Vintage computers and books in David Greelish's collection
Apple is all about the latest and greatest, inventing (and selling) the future. The computer marketplace as a whole evolves with ever accelerating speed – that two year old iPhone or laptop, so passé. Sometimes its helpful to take a step back and appreciate the long view of computing.
David Greelish is a computer historian who has been studying vintage computing for many years, as a writer, collector, podcaster and now vintage computing festival sponsor. His journey has included playing Star Trek text adventures on teletype machines, rescuing orphaned Lisas and Commodore 64s from unloved futures, and lobbying Apple to create a visitor’s gallery of company history in their new corporate HQ. He’s still getting flak for that last one.
You’re an American, and you’ve just watched your athletes come away with a barrel full of gold medals in London. Maybe you’re feeling a little patriotic; maybe a little like you want to go out and train for Rio de Janiero. If so, then Monster has created the perfect earphones for you: A special edition “USA” version of their impressive, washable, iSport IEMs.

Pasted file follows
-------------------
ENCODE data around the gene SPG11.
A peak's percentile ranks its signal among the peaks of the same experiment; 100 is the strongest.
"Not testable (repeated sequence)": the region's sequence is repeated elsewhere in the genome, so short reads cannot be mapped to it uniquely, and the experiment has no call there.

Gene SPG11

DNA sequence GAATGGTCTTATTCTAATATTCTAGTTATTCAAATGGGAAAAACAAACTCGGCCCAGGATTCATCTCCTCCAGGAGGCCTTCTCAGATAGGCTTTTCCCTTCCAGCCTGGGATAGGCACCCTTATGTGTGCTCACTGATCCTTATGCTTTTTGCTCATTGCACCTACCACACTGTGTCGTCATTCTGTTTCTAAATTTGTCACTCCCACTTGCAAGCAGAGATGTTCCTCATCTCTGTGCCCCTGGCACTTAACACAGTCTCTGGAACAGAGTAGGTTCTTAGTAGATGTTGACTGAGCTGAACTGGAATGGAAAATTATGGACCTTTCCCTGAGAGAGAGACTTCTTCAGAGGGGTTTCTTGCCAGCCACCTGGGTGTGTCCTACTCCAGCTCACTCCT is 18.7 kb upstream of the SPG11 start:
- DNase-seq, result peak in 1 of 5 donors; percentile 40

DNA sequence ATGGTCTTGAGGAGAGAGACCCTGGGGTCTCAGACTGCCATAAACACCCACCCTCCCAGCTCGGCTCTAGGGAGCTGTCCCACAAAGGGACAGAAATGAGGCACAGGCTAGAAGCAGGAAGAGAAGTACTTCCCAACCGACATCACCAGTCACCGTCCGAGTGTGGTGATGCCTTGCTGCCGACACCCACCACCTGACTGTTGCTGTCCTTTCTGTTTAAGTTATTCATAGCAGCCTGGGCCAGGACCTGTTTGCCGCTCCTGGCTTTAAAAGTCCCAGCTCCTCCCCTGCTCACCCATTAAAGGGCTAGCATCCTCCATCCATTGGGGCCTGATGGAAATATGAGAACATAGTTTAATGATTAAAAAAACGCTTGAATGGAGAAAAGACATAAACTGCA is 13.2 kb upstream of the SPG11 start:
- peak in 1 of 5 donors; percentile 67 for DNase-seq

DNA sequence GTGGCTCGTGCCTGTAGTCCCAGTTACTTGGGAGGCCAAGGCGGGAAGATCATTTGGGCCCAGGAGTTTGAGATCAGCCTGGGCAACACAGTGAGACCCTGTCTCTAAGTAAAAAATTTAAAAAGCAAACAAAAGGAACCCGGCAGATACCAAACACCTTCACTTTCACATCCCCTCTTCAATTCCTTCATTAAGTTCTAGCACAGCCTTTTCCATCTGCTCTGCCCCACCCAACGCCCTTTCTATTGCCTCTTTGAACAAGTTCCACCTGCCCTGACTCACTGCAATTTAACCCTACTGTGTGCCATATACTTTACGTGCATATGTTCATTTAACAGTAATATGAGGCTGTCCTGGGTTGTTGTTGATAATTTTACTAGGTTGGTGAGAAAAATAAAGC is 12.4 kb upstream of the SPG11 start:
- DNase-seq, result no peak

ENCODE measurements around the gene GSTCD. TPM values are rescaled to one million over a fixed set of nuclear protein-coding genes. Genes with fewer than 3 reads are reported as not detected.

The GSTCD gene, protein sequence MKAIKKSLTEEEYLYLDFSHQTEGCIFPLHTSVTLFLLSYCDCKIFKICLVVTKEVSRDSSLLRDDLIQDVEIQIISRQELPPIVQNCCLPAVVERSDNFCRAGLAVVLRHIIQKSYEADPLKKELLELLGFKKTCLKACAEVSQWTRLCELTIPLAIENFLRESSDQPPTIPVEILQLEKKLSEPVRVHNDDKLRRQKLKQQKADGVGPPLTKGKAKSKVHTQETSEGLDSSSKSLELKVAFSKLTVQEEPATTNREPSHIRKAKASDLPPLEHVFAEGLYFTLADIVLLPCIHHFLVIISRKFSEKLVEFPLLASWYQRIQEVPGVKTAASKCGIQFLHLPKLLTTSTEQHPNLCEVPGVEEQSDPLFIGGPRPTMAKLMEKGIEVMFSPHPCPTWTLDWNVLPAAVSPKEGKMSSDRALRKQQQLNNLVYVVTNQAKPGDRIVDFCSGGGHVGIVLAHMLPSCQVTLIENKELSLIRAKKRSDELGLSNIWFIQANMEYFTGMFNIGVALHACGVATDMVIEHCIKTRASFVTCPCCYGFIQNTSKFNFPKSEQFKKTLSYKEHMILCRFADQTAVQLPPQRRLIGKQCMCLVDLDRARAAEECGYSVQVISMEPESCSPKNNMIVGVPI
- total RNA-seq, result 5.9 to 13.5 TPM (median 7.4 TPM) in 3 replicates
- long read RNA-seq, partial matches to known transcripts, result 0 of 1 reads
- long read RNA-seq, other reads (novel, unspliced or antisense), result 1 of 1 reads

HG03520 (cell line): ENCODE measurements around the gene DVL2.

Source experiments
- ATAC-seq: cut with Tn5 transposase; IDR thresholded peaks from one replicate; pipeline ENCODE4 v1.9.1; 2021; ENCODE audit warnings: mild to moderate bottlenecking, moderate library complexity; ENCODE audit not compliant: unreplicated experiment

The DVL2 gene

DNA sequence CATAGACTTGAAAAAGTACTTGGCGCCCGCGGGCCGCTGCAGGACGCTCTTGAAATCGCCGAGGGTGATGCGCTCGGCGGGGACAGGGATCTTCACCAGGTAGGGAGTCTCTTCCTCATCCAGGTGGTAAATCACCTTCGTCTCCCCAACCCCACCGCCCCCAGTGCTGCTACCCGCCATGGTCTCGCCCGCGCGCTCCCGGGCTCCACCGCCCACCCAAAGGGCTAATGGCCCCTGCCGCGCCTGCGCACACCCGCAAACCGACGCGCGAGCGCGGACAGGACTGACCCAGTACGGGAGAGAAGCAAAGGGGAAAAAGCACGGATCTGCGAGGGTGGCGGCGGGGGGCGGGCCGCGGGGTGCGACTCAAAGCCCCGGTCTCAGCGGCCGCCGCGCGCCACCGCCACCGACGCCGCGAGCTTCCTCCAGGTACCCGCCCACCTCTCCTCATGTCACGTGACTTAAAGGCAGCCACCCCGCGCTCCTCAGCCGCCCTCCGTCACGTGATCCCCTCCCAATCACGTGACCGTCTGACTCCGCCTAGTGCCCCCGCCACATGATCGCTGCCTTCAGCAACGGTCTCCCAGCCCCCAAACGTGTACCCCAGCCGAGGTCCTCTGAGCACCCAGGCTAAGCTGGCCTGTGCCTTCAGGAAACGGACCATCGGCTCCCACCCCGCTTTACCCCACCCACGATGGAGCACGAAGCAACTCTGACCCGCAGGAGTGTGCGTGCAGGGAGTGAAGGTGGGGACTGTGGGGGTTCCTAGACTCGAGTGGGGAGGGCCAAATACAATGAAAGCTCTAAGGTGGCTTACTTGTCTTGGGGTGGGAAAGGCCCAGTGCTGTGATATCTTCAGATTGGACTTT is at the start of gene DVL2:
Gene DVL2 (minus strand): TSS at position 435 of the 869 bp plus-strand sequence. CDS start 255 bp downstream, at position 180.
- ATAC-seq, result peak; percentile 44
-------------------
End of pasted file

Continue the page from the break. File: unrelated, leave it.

Over at the Macintosh 512K section of the 68K Macintosh Liberation Army forums, user macman142 posted a great find – the body of a Mac 512K ED that had been gutted to create a Macquarium. The reason he paid $65 for this remnant was, he wrote, because it came with the original mouse, the 128k/512k style keyboard, and an original keyboard cable – a pretty rare find, as he mentions in his post.
Unfortunately, along with being gutted, the case of the very retro Macintosh had the handle cut out of it, assumedly so the previous owner could manage the fish tank they had installed within. Now macman142 is looking for ideas about what to do with this treasure.
This little lot (22 Macs, 2 PCs) belongs to London-based 21-year-old student Brent (who declined to give us his surname). It’s one of the latest pics in his Mactastic Flickr stream which is jam packed with Macs, iPods and iPads. Only some of them are pictured in use as doorstops.
Brent says: “You can put it down to just not having time to sell the older models every time I upgrade. As a result of this, I’ve gained a collection.”
His current working machines are a 27’ iMac and a MacBook Pro. He’s not got one of the new Airs yet but I’m pretty sure he’ll have one soon…